WASHINGTON • Despite the fervour of United States President Donald Trump's Republican opponents, the President's brand of hard-edge nationalism, with its gut-level cultural appeals and hard lines on trade and immigration, is taking root within his adopted party, and those uneasy with grievance politics are either giving in or giving up the fight.
In some cases, the retirement of an anti-Trump Republican could actually improve the Republican Party's chance of retaining a seat. Senator Jeff Flake's decision on Tuesday to not seek re-election was greeted with quiet sighs of relief in a party anguished by his plunging approval ratings.
But such short-term advantages mask a larger, even existential threat to traditional Republicans. The Grand Old Party (GOP) risks a longer-term transformation into the Party of Trump.
"There is zero appetite for the 'Never Trump' movement in the Republican Party of today," said Mr Andy Surabian, an adviser to Great America Alliance, the super political action committee (PAC) that is aiding primary races against Republican incumbents. "This party is now defined by President Trump and his movement."
Yesterday, Mr Joe Straus, the Speaker of the Texas House of Representatives, announced that he would not run again, an indication that the Washington fever was spreading. His dash for the exits followed the retirement announcements of several other members of the Republican establishment.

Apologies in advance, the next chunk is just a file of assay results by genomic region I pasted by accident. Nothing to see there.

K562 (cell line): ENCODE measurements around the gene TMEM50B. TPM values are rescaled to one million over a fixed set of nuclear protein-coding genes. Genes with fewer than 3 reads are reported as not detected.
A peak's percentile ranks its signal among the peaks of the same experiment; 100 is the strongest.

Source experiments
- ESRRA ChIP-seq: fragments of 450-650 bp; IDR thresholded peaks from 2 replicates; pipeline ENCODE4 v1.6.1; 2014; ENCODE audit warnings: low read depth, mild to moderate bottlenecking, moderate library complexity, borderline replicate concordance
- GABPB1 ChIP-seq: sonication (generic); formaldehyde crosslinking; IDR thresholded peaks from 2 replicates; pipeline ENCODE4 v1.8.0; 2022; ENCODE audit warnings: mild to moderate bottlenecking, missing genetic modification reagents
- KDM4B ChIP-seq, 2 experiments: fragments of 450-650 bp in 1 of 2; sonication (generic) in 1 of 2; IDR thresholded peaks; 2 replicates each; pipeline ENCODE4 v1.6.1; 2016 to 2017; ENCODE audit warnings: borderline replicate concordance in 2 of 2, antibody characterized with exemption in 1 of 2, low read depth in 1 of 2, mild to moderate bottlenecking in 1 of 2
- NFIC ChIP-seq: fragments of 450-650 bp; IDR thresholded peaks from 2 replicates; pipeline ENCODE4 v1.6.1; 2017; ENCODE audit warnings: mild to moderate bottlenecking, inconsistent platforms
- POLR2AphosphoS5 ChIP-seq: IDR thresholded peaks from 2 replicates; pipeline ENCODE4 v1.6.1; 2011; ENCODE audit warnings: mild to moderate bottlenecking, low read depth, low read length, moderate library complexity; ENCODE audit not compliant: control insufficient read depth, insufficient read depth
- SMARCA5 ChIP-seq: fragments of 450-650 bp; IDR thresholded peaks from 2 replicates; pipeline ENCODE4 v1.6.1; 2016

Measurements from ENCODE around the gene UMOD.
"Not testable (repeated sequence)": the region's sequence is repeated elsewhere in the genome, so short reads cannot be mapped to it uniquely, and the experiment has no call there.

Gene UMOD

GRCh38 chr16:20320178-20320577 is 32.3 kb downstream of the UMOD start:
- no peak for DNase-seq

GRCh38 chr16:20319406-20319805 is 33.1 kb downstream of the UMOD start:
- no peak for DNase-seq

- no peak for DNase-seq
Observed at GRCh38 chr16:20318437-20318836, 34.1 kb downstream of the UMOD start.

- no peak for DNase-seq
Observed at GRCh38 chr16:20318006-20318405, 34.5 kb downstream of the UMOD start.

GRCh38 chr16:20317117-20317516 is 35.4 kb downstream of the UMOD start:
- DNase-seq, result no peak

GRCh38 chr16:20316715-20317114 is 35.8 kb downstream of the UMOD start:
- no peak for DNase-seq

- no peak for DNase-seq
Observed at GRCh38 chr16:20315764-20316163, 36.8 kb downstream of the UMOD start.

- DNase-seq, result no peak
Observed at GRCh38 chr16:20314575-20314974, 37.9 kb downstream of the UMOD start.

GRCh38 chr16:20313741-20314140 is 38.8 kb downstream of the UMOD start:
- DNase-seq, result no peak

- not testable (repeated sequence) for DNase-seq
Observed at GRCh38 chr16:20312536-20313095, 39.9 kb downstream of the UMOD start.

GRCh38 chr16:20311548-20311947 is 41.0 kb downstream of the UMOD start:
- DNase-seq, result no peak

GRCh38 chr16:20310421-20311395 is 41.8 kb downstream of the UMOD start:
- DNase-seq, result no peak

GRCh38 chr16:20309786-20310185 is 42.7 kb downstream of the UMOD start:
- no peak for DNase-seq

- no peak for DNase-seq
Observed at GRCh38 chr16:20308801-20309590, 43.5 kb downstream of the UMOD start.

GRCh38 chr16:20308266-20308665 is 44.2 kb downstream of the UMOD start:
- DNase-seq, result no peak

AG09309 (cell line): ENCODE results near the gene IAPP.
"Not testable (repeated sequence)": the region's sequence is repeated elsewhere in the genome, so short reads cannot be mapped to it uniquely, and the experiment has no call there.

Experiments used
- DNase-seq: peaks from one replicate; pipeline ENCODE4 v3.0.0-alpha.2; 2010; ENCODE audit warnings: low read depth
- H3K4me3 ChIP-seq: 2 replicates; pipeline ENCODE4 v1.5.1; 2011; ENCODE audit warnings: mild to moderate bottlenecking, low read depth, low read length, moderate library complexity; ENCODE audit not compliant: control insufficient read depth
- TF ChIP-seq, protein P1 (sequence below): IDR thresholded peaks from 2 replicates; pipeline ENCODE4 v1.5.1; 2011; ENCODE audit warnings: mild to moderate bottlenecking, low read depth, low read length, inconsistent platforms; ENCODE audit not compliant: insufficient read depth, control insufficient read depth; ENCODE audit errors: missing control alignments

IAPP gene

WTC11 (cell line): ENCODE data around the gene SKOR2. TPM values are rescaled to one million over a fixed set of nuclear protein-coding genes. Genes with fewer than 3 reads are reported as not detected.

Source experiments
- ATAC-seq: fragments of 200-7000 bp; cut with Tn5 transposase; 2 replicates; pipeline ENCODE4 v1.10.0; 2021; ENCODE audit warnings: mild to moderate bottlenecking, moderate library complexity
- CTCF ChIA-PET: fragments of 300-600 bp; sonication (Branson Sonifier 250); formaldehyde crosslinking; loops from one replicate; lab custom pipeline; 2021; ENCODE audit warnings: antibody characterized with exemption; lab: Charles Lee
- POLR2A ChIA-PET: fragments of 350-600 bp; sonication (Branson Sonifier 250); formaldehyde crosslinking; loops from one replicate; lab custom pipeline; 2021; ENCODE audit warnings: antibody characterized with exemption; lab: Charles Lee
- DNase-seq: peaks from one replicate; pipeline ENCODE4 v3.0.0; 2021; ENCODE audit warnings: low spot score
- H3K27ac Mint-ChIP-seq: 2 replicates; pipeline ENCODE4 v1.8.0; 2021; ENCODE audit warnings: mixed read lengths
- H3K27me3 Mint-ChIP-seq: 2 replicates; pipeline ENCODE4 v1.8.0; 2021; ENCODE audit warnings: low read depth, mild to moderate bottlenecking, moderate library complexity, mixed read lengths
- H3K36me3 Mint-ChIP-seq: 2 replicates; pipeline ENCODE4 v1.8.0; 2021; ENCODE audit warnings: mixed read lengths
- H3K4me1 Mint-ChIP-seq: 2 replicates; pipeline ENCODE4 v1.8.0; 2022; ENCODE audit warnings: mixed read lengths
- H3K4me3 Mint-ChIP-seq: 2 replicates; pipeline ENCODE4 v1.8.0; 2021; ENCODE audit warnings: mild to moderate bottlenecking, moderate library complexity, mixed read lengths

We have a leader who has a personality disorder, but he's done what he actually told the people he was going to do, and they're not going to abandon him.
FORMER SENATOR TOM COBURN
Many of those who remain will have to accommodate the President to survive primaries from the pro-Trump right. Already, in the high-profile campaigns this year - governor races in Virginia and New Jersey and a special Senate race in Alabama - Republican candidates are mirroring Mr Trump's racially tinged campaign tactics.
And Republican officials are putting up with the sort of incendiary candidacy that a party more devoted to nurturing a tolerant image might have rejected.
The reason? Many of their voters prefer the Trump way.
"This thing they've got today doesn't work, it doesn't move with urgency," said Mr Trump's former chief strategist, Mr Stephen Bannon, who is now orchestrating an effort to defeat Republicans deemed insufficiently loyal to the President's agenda. "It's very nice. But it's a theoretical exercise. It can't win national elections."
Even some of the President's detractors on the right believe that the party base will stick with him because they like his agenda. "We have a leader who has a personality disorder," said former senator Tom Coburn, "but he's done what he actually told the people he was going to do, and they're not going to abandon him."
This grassroots loyalty is why no prominent Republicans on the ballot next year have broken with Mr Trump - only lame-duck lawmakers and Republicans out of office, such as former president George W. Bush, have been harshly critical of him.
For now, though, the vision for a more populist-nationalist party sketched out by Mr Bannon is being won as much through intimidation as through actual purges in Republican primaries.
What Mr Bannon is trying to do, and what Mr Flake's retirement could further, is strike fear in the hearts of Republicans who do not display enough enthusiasm for the nationalism that Trump ran on.
"This should be a warning shot to any other 'Never Trumper' in the Senate today: Your time is up," Mr Surabian said.